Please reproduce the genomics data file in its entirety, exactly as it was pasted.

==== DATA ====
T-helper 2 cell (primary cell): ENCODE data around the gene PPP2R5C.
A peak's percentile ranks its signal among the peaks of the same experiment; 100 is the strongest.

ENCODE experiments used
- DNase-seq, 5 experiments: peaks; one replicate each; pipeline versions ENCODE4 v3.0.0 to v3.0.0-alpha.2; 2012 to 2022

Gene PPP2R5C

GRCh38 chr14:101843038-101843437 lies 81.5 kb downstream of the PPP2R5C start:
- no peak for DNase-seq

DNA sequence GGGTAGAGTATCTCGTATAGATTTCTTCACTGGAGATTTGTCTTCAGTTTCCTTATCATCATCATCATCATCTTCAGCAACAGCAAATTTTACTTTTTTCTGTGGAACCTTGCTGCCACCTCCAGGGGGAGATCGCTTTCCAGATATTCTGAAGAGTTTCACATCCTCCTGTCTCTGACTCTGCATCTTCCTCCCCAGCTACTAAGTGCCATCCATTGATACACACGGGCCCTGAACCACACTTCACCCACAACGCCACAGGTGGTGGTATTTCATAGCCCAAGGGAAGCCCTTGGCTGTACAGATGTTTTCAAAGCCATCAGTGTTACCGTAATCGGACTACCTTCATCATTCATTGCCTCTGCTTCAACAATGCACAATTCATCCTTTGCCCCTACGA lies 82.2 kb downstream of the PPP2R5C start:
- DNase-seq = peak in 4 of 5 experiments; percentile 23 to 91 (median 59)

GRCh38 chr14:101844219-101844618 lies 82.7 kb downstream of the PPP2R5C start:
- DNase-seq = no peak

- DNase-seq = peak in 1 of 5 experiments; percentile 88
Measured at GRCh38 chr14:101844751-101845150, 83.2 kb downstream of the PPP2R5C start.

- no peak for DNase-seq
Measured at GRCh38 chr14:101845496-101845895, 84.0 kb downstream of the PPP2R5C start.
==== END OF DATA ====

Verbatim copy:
T-helper 2 cell (primary cell): ENCODE data around the gene PPP2R5C.
A peak's percentile ranks its signal among the peaks of the same experiment; 100 is the strongest.

ENCODE experiments used
- DNase-seq, 5 experiments: peaks; one replicate each; pipeline versions ENCODE4 v3.0.0 to v3.0.0-alpha.2; 2012 to 2022

Gene PPP2R5C

GRCh38 chr14:101843038-101843437 lies 81.5 kb downstream of the PPP2R5C start:
- no peak for DNase-seq

DNA sequence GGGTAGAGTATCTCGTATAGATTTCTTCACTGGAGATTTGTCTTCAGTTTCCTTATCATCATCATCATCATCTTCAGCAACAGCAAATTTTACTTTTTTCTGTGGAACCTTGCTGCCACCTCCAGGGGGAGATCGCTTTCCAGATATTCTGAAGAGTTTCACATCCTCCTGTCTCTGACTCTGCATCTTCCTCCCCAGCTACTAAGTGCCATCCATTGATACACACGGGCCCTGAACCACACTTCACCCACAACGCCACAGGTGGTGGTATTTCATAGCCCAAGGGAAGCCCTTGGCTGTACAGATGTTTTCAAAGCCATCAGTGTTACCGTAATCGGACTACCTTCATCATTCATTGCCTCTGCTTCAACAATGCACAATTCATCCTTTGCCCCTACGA lies 82.2 kb downstream of the PPP2R5C start:
- DNase-seq = peak in 4 of 5 experiments; percentile 23 to 91 (median 59)

GRCh38 chr14:101844219-101844618 lies 82.7 kb downstream of the PPP2R5C start:
- DNase-seq = no peak

- DNase-seq = peak in 1 of 5 experiments; percentile 88
Measured at GRCh38 chr14:101844751-101845150, 83.2 kb downstream of the PPP2R5C start.

- no peak for DNase-seq
Measured at GRCh38 chr14:101845496-101845895, 84.0 kb downstream of the PPP2R5C start.